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Posted on November 20, 2012 2:52 am
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Yasar Bodur
Yasar Bodur
Reps: 616
Your Dad Looks Like Osama.
Cultural awareness is important because we live in such a diverse country. As a teacher, I feel it is my responsibility to promote as much cultural awareness as possible in my 5th graders. As part my efforts, I invite people from diverse backgrounds to my classroom as guest speakers. I start with parents of my current students from various cultural backgrounds. Two weeks ago, I sent an invitation to the parents of my Arab-American student Mahmoud. Mahmoud’s parents moved from Saudi Arabia to the US before he was born. His father works as an engineer in a large company and his mother is a nurse. I received an answer to my invitation the next day. Mahmoud’s father agreed to come and talk to my class about his cultural and religious background. His guest talk was very informative and interesting. My students seemed to enjoy the session also. However, the next day I started hearing some of my students tease Mahmoud about his father’s beard. They called Mahmoud’s father “Osama.” They asked him if his father was a "terrorist." I was shocked that despite my efforts to raise cultural awareness, my students gave into stereotypes so easily. Where did I go wrong? How should I respond to this situation?
 
     
     
 
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Solution 1
Posted February 11, 2013 2:22 pm

Courtney Cummings
Courtney Cummings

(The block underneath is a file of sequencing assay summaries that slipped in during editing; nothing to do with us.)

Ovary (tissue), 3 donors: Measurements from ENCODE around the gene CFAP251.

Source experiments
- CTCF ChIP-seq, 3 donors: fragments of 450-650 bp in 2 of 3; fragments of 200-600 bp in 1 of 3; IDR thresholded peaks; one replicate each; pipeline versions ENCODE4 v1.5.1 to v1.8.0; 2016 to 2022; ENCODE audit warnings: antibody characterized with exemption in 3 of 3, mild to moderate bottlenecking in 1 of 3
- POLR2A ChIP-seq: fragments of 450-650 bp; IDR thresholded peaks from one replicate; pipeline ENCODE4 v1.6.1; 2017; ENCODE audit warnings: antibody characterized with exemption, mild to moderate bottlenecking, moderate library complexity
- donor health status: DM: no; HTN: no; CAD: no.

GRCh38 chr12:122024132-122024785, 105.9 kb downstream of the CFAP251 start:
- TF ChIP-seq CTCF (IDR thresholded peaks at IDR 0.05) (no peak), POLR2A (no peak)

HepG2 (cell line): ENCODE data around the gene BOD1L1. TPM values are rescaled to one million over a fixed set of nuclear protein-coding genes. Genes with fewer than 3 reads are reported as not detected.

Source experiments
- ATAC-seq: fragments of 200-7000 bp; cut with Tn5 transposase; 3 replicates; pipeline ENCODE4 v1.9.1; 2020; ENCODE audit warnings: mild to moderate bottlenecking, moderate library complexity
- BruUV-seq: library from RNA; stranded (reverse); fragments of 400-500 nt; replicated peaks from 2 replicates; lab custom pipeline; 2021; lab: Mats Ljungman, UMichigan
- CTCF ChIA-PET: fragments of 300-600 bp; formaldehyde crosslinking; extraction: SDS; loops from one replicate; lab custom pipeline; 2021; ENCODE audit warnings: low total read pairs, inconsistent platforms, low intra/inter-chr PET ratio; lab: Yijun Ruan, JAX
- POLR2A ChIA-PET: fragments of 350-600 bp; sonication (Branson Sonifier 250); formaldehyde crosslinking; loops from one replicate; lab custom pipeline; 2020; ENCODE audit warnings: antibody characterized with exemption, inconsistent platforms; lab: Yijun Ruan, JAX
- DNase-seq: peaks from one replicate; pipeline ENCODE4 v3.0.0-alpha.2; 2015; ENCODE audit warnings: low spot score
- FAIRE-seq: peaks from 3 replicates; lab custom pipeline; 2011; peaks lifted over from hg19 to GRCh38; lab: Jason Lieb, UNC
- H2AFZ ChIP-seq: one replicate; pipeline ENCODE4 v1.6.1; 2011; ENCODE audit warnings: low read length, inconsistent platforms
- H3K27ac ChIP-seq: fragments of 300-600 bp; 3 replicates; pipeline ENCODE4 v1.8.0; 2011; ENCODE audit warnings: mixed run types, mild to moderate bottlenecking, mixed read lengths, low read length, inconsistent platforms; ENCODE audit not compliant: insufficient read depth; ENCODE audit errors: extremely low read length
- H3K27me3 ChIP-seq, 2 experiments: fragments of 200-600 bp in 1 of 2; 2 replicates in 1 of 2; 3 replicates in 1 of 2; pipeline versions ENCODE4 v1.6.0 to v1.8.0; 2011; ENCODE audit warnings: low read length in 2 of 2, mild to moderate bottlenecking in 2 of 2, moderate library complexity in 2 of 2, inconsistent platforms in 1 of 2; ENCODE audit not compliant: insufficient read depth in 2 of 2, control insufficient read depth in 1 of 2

Reps: 31
You did nothing wrong here. In fact I love the idea of inviting parents to talk with students about their culture. Stereotypes are all around us. It is hard to explain how a stereotype is not the truth to adults let alone children. I would start out by talking to my class about bullying because that is what they are doing to Mahmoud by hurting his feelings. If there were a few specific students that were fueling this “terrorist” line of questioning I would take them aside and explain how inappropriate their behavior was. I would ask them if the tables were turned would they like it if people were calling their father a terrorist? Children do not fully understand the impact of their words sometimes and it is up to us teachers to explain the reasons behind not using such hurtful language. If we explain why not to use such hurtful language to them while they are young, then they will not continue to share ignorant comments when they are older.
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Kathy Allen
Kathy Allen
Reps: 100
I like your response.
  Posted on: February 23, 2018 9:20 pm

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Solution 2
Posted February 11, 2013 3:24 pm

Nicolette Cuthrell
Nicolette Cuthrell
Reps: 25
I personally think that you done a great job introducing different cultures and backgrounds to you class. Children at this age especially are going to want to stereotype. The children have been exposed to pictures and articles on Osama and are more than likely going to relate anyone or anything to previous knowledge. To help stop this problem from reoccurring, you could discuss stereotyping and the negative effects of it. Discuss with them that some things in life may remind of us other things but that it is not respectful for us to put a label on anyone and/or "name calling" is unacceptable.